May 2, 2014

A new report finds inequity in charter school funding continues to expand
A new report published in April 2014 by the School Choice Demonstration Project by the University of Arkansas's Department of Education Reform reveals continued inequality in funding for charter schools persists across the country.

The researchers "identified a funding gap of 28.4 percent, meaning that the average public charter school student in the U.S. is receiving $3,814 less in funding than the average traditional public school student. Since the average charter school enrolls 400 students, the average public charter school in the U.S. received $1,525,600 less in per-pupil funding in 2010-11 than it would have received if it had been a traditional public school. The gap is actually higher in focus areas within states where charter schools are more commonly found, such as major cities."

Here are some excerpts:
The revenue study is based on Fiscal Year 2010‒11 (FY11) data for each of 30 selected states plus the District of Columbia. Traditional school districts and public charter schools were analyzed and aggregated “statewide.”

Magnitude of Disparity: If, in aggregate, districts in the 30 states and D.C. received the same level of per pupil funding as charter schools in FY11, they would have received $110,860,725,324 less in total revenues.

The loss in revenues to a single charter school is enormous. For a charter school enrolling 400 students in FY11, the school received $1,525,600 (weighted) less on average than would have been the case if funding were equalized between district and charter schools.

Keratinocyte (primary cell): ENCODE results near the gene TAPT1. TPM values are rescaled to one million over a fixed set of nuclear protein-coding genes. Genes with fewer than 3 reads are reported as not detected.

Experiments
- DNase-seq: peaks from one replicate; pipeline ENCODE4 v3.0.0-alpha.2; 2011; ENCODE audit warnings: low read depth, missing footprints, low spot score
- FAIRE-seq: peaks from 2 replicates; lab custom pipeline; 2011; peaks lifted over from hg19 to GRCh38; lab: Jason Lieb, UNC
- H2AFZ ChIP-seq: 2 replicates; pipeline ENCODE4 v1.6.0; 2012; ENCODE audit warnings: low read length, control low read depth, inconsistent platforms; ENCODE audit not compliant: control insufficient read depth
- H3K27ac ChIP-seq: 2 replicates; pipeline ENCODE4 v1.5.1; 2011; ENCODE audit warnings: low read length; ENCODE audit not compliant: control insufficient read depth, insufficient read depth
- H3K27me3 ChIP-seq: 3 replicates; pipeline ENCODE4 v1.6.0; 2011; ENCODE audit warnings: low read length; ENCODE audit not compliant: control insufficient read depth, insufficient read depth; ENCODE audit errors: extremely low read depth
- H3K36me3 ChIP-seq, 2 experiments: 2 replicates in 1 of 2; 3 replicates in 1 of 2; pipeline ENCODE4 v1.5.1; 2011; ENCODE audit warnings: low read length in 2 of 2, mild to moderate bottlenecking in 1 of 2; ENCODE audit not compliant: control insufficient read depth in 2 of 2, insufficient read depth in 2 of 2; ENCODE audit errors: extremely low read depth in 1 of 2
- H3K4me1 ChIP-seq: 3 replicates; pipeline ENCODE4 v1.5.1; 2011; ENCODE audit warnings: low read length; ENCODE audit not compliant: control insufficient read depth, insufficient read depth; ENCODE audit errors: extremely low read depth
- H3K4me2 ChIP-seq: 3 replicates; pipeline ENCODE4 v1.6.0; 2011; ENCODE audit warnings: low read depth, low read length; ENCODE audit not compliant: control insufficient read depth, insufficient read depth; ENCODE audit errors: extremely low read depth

In FY11 districts received $3,509 more per pupil than charter schools, a 54.5% increase since FY03 (inflation- adjusted). The funding gap has increased significantly since FY03 while charter enrollment has increased in every state and in Washington, D.C., in the same period. District enrollment has decreased in D.C. and in 16 of the 24 states included in this study since FY03 (Methods used for weighted calculations are found in the Appendix).

During the FY07 to FY11 period, total funding declined for districts in seven states, while total funding declined for charter schools in 14 states.

By FY11, charter schools nationwide lost $555 per pupil from the total funds received in FY07 ($9,419), while school districts gained $233 per pupil from their total FY07 funding ($11,389).

Click here to download and read the entire or state-by-state report.


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